Local representatives give legislative update during Issues Breakfast
By Melissa Rollins, Editor, firstname.lastname@example.org
On August 31, the Hartsville Chamber of Commerce hosted an Issues Breakfast with Representative Robert Williams, Senator Gerald Malloy and Speaker of the SC House of Representatives Jay Lucas.
During the breakfast, the three members of the local delegation talked about upcoming political issues in South Carolina as well as issues that are nearing resolution.
Representative Williams spoke about several bills dealing with issues that are part of the conversation around the nation, including law enforcement misconduct and education.
“House bill 3146, is for a proposed amendment to the South Carolina constitution that the State Superintendent of Education would be appointed by the governor,” Williams said. “Based on that legislation, and upon the advise of the Senate, rather than elected by the state voters the proposed constitution amendment will be placed before the voters as a ballot question at the next general election.”
In November, current SC Secretary of Education Molly Spearman will be on the ballot for re-election. Voters will also have a referendum on the ballot, having their say on whether voters elect the Education Secretary after this election.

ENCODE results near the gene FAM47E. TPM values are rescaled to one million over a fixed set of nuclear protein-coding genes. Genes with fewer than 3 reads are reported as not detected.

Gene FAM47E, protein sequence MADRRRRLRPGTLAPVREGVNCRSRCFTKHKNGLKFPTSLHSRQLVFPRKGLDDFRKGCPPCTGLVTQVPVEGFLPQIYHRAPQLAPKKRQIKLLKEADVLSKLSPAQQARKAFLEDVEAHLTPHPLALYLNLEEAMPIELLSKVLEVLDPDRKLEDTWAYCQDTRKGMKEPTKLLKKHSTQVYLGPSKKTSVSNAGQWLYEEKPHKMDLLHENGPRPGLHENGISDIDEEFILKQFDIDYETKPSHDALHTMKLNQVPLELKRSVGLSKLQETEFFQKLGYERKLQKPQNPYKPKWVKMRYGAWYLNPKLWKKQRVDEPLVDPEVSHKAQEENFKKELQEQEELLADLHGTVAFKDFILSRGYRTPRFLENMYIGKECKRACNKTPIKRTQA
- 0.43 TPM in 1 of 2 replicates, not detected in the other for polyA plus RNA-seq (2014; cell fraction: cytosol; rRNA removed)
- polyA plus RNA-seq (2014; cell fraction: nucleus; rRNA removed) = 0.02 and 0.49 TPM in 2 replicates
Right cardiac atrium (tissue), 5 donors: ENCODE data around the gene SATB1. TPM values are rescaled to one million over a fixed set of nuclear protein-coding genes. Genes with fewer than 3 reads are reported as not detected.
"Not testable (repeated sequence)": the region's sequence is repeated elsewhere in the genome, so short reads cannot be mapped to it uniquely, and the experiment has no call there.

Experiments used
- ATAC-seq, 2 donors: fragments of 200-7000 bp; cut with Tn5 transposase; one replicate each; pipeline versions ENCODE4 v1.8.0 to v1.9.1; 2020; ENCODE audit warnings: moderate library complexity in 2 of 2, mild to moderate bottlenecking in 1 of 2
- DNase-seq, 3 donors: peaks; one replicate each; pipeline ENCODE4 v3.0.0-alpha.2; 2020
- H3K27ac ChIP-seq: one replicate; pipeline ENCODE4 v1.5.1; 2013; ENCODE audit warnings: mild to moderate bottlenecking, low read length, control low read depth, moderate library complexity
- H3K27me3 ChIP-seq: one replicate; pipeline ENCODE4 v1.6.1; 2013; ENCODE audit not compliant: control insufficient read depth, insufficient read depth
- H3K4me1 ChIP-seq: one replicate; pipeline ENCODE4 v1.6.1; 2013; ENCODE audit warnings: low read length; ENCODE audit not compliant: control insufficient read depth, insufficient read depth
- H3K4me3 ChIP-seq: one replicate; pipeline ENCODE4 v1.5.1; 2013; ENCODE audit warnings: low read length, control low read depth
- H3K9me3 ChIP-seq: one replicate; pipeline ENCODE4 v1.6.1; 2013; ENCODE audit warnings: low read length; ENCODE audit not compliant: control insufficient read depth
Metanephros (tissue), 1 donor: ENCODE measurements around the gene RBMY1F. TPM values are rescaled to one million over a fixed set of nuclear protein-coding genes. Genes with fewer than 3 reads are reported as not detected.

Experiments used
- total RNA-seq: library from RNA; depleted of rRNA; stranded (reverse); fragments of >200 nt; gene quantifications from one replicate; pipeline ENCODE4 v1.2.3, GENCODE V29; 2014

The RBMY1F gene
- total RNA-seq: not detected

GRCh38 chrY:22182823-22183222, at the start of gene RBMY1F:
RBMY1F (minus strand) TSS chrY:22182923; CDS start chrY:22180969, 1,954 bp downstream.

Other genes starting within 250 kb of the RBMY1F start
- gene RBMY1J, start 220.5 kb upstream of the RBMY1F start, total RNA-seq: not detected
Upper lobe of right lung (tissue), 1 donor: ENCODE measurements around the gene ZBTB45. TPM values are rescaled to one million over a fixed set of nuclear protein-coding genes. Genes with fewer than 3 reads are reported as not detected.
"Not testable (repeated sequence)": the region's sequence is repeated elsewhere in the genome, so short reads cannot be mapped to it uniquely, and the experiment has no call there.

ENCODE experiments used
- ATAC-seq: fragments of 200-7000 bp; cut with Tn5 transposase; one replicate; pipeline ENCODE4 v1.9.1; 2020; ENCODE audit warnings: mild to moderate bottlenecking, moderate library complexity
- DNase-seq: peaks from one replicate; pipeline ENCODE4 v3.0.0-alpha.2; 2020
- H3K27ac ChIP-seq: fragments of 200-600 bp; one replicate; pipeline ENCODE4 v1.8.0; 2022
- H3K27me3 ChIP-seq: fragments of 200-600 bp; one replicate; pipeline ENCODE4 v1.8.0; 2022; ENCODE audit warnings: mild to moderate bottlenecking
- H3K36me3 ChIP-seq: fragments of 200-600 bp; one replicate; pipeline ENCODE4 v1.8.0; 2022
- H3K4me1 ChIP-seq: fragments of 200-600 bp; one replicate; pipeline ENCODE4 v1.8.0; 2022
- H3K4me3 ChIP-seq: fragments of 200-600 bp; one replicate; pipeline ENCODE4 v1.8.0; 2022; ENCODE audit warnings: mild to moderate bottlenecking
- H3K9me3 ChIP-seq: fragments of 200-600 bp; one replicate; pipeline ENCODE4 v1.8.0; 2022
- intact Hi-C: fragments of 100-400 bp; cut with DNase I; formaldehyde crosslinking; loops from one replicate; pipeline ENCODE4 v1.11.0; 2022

Williams said that both the House and the Senate have taken up the issue.
“Senate Bill 27 was also approved to establish qualifications for the office of the State Superintendent relating to the educational attainment and professional experience and to make provision for the position to be appointed such as voters approve by the constitutional amendment,” he said.
One Senate bill was devised to help protect elderly and at-risk people from being scammed.
“This bill deals with criminal and civil penalties for defrauding the elderly and the most vulnerable adults,” Williams said. “This will target those who solicit or obtain by deception, intimidation or undue influence the money or property of a vulnerable adult or their personal information for the purpose of committing identity fraud.”
Williams said that many people locally have been at-risk of falling victim to identity and monetary theft.
“Many folks in this area, certainly in Darlington, have been receiving erroneous calls, calls from predators,” Williams said. “My neighbor, someone called him and said they were from the IRS and evidently they were getting ready to go to the bank, take out $5,000 and pay someone from that 800-number. There are folks out there who are continually trying to defraud and take advantage of elderly and those who are vulnerable in our community. We are trying to put a stop to that.”
The final bill Williams talked about the handling misconduct and law enforcement.
“House Bill 4479 revises the process of dealing with law enforcement misconduct and allegations,” Williams said. “Under this legislation, no person who has a pending allegation of misconduct may be employee as a law enforcement officer or a telecommunications operator at any other facility. So if an officer has some issues with his conduct, he can’t go to another police department, sheriff’s department or SLED; they can’t do that. They are going to have to clear all of these charges before they can be hired at other facilities.”